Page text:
LEWISTON — Piped in by the mournful sound of a lone bagpiper and accompanied by a police honor guard, the leaders of Niagara County law enforcement and those who have lost loved ones in the line of duty locally, celebrated the service of those who gave their lives to protect and serve the public.

The ninth annual Niagara County Police Memorial Service was conducted Thursday night at St. Paul’s Episcopal Church in Lewiston. Niagara Falls Police Department Chaplain Patrick Bradley says the event fills a need in the community.

“Niagara County didn’t have a formal way of recognizing law enforcement officers killed in the line of duty,” he said. “Buffalo had a service every year, but we didn’t.”

The service, which began as a small memorial, has grown steadily each year and has been held at churches throughout the county.

“We’ve had very good participation from law enforcement,” Bradley said. “And growing public participation. We’d like to see the church full every year. We think the officers who serve us deserve that.”

Lewiston Police Chaplain Susan Keppy told those who attend the service that it was an opportunity to renew a vow to those who gave their lives in the line of duty.

“Our promise to them, and to those of you who loved them or served alongside them, is that they will never be forgotten,” Keppy said.

Rev. Rex Stewart, president of the Lewiston-Youngstown Clergy Association, in a letter read to those at the service, said this was an opportunity to pray for the families and friends and fellow officers who grieve the loss of officers who have lost their lives on the job.

“May we never take their sacrifices, nor the hard and dangerous work of their colleagues for granted.” Stewart said. “We pray for the safety of all who serve in law enforcement, and that peace and justice may rule throughout our communities and across this great land.”

Rev. Charles Lamb of First Presbyterian Church of Youngstown also wrote to remind those at the service not to forget that those in law enforcement lay their lives on the line every day.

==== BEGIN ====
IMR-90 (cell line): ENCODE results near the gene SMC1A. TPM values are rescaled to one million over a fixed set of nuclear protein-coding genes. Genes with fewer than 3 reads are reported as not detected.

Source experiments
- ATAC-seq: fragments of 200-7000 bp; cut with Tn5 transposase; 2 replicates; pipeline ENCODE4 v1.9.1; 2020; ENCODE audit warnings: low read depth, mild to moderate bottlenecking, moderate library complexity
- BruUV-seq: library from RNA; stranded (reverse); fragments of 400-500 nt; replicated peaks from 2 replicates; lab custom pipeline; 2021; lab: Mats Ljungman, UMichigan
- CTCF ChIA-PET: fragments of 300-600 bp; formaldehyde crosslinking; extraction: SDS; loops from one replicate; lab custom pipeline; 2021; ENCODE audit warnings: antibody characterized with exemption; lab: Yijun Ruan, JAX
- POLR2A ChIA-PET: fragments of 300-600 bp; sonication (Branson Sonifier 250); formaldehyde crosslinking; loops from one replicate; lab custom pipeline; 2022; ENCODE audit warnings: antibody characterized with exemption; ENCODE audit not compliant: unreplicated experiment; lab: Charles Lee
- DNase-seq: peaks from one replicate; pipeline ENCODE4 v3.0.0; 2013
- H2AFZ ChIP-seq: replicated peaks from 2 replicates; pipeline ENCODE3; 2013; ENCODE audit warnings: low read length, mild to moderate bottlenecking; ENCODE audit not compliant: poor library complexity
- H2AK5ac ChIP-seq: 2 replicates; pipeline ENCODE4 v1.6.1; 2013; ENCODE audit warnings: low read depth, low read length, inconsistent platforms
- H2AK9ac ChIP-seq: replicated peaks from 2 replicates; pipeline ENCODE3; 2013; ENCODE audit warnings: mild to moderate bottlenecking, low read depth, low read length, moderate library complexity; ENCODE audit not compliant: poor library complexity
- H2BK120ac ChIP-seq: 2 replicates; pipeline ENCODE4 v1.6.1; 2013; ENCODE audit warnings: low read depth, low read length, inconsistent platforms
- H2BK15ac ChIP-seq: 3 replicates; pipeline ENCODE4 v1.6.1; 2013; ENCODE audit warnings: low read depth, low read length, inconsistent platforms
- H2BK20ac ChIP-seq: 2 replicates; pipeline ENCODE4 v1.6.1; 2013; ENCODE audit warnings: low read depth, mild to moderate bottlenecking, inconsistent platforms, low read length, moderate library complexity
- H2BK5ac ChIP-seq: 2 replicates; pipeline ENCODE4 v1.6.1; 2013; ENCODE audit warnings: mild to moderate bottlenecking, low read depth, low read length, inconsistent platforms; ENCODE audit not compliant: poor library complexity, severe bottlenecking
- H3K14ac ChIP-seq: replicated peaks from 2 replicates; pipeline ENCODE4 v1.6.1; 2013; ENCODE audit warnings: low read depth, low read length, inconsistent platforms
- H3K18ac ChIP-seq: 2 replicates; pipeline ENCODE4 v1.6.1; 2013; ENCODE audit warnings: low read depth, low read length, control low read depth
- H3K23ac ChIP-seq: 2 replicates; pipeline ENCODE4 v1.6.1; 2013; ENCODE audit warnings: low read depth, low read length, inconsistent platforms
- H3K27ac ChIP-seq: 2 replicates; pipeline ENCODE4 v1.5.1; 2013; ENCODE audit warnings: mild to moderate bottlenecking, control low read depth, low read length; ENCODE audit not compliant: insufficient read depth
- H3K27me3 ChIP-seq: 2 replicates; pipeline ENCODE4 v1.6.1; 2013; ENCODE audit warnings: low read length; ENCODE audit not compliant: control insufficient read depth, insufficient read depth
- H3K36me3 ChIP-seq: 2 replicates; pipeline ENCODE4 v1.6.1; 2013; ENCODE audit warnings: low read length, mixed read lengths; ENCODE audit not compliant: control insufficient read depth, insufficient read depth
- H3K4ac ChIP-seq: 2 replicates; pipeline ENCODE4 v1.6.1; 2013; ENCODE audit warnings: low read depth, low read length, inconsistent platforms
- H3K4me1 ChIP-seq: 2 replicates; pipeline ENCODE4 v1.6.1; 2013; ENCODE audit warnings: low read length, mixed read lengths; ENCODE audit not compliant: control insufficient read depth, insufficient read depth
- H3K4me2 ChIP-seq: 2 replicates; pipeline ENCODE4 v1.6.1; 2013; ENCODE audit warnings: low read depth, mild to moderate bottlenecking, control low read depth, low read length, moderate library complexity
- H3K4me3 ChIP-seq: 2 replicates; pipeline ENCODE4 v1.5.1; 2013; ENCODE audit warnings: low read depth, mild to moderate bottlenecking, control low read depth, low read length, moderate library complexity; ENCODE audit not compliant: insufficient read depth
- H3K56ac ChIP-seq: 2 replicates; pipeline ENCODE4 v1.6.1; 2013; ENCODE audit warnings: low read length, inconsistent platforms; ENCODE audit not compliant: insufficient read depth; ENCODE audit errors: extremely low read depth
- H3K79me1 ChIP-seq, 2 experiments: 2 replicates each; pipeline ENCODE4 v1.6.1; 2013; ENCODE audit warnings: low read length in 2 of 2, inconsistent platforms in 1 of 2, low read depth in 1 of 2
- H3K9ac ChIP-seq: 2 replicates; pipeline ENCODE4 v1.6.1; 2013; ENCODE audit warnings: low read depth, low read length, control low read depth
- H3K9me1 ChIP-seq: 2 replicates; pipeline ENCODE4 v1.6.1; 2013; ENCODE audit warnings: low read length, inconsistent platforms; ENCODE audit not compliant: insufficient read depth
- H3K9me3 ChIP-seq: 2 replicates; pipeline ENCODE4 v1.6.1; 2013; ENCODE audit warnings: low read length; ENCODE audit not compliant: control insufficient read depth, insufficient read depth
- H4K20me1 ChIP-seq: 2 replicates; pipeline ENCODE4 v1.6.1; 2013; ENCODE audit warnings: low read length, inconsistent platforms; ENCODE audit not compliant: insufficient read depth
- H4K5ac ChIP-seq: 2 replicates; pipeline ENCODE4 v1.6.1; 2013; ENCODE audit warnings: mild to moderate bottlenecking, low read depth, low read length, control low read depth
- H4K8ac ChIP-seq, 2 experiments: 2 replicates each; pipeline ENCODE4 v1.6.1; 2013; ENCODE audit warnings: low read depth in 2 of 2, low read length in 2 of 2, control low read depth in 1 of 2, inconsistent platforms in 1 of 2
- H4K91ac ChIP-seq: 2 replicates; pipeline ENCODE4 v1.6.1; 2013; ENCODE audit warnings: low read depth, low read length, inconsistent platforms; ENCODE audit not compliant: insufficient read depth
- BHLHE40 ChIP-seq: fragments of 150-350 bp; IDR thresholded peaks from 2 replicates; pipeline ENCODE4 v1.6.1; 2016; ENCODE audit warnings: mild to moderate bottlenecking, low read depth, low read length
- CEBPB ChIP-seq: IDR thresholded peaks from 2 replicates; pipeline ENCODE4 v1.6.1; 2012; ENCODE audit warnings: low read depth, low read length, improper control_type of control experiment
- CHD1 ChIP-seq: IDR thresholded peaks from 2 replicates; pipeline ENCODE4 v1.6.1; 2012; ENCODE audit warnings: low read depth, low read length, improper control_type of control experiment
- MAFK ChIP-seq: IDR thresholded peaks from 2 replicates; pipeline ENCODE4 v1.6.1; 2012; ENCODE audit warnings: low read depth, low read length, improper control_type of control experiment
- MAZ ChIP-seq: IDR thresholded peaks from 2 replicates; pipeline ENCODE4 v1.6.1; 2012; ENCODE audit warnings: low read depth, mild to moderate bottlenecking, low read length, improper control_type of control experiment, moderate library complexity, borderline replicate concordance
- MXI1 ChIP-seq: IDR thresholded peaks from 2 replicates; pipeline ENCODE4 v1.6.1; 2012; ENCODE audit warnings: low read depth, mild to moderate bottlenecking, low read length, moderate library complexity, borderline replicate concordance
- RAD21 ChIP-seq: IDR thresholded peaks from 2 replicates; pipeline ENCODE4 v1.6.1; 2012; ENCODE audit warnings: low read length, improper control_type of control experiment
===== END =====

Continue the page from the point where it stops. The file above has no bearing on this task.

“Even when this does not happen, the risk is always there,” Lamb said. “Like the air we breathe, we sometimes take the fact that we are protected for granted without realizing how different life would be if we had no one to call when in danger.”

The service’s featured speaker, Niagara County jail Chaplain William Whitmore offered a message of hope for current officers and survivor families.

“It’s not easy when we lose a loved one and it’s no different for the families of law enforcement,” he said. “I think it’s a unique situation and God offers a special grace to those who have suffered a loss.”

Bradley reminded those at the services about the most recent lives lost locally in law enforcement. In 2001, Coast Guard Station Niagara lost two of its members when their boat overturned during a law enforcement operation in Lake Ontario.

Last year, the Niagara County Sheriff’s Department had to deal with the death of Sgt. Jeffrey Juron, a highly respected member of the department, who took his life while on duty.

“In 2004, Niagara Falls Police Officer Charles Fink was shot and wounded when police showed up during a home invasion robbery-in-progress. Officer Bob Gee returned fire and fatally wounded one of Officer Fink’s attackers,” Bradley said. “Less than a month later, the NFPD was rocked again when Officer Paul Nicastro committed suicide.”

The Falls Police chaplain also reminded people about the close call in 2002, for the Lockport Police Department, which was stunned when two of its members, Capt. Larry Eggert and K-9 Officer Steve Ritchie, were wounded during a pre-dawn shutout in a mobile home park.

Already this year, two New York State Police troopers have died in the line of duty. New York State Trooper Andrew J. (AJ) Sperr was shot and killed on March 1 and New York State Trooper Craig J. Todeschini, lost his life April 23 when his ATV crashed during a vehicle pursuit.

They join a total of 55 officers, nationwide, killed this year.

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